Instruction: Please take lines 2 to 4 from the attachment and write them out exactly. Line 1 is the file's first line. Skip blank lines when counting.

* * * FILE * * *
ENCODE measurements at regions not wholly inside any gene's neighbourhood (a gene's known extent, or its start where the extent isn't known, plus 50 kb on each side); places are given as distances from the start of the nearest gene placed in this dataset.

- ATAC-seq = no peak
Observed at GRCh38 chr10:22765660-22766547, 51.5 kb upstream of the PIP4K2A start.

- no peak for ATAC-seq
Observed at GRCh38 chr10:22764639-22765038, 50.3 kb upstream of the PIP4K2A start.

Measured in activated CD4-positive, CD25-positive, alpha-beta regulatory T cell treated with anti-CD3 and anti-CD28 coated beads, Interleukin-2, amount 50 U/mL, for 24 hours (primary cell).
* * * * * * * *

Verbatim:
- ATAC-seq = no peak
Observed at GRCh38 chr10:22765660-22766547, 51.5 kb upstream of the PIP4K2A start.

- no peak for ATAC-seq